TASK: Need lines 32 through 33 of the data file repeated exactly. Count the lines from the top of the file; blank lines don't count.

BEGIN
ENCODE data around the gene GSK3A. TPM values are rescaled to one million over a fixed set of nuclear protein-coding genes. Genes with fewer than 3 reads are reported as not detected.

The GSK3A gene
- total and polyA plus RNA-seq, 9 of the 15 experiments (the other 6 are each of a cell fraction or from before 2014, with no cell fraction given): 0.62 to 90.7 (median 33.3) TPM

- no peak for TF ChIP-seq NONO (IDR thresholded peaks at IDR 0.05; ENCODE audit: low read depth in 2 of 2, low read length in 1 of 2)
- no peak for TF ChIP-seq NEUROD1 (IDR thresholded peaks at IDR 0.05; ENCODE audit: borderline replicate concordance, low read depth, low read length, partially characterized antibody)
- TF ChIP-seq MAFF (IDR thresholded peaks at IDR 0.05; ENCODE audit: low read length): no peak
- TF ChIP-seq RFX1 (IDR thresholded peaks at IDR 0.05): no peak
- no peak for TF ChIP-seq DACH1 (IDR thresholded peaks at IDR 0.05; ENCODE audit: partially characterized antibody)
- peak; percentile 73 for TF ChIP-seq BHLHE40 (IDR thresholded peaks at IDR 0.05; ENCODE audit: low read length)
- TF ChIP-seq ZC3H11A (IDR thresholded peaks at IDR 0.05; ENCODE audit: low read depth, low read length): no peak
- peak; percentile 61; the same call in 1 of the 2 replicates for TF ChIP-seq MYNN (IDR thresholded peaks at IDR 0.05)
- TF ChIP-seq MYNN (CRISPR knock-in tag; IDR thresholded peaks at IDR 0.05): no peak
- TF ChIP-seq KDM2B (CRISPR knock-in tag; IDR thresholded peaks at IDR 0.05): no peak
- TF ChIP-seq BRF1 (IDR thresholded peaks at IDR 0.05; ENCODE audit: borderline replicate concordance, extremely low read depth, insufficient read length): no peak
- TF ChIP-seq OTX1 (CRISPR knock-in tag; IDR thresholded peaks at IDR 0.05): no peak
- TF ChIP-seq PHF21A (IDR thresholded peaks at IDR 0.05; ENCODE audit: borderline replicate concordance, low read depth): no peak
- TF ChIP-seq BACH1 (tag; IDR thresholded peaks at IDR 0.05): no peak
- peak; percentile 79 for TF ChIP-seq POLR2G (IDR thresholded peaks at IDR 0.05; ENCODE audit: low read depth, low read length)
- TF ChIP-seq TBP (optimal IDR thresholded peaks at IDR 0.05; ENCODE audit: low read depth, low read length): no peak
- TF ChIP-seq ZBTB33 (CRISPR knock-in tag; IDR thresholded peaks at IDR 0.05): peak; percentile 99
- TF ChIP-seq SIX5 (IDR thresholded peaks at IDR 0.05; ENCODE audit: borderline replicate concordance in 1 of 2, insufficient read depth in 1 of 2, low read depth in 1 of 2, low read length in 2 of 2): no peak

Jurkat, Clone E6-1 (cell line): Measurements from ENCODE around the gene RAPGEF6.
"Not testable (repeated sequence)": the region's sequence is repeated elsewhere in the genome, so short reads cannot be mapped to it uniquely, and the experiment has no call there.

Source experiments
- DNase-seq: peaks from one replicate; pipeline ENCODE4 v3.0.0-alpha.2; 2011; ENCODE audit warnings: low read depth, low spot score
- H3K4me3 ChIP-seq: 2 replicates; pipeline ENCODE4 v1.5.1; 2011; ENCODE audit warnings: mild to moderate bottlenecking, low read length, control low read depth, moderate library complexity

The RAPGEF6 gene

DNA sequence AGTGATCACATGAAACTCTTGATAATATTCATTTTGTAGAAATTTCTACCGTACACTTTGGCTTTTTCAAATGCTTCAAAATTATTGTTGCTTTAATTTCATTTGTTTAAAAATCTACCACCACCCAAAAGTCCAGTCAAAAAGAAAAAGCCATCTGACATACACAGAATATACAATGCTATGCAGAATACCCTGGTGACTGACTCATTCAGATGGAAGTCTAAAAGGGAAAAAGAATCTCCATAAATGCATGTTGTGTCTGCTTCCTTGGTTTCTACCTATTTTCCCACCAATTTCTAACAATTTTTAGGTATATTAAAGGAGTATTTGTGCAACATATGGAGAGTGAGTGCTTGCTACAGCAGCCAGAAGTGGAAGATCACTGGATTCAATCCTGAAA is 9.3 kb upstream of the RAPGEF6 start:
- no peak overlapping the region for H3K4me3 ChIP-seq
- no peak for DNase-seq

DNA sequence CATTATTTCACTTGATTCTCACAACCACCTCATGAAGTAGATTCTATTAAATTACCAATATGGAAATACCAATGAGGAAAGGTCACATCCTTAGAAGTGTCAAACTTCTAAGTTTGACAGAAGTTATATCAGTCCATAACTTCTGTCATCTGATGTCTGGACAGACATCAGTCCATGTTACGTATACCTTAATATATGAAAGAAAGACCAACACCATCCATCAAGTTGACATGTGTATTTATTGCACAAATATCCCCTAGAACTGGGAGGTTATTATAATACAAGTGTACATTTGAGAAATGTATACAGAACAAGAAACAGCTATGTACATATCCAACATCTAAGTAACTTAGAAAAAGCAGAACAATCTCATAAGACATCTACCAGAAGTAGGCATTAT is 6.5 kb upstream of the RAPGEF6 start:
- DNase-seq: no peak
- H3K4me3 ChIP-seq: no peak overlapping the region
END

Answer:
- DNase-seq: no peak
- H3K4me3 ChIP-seq: no peak overlapping the region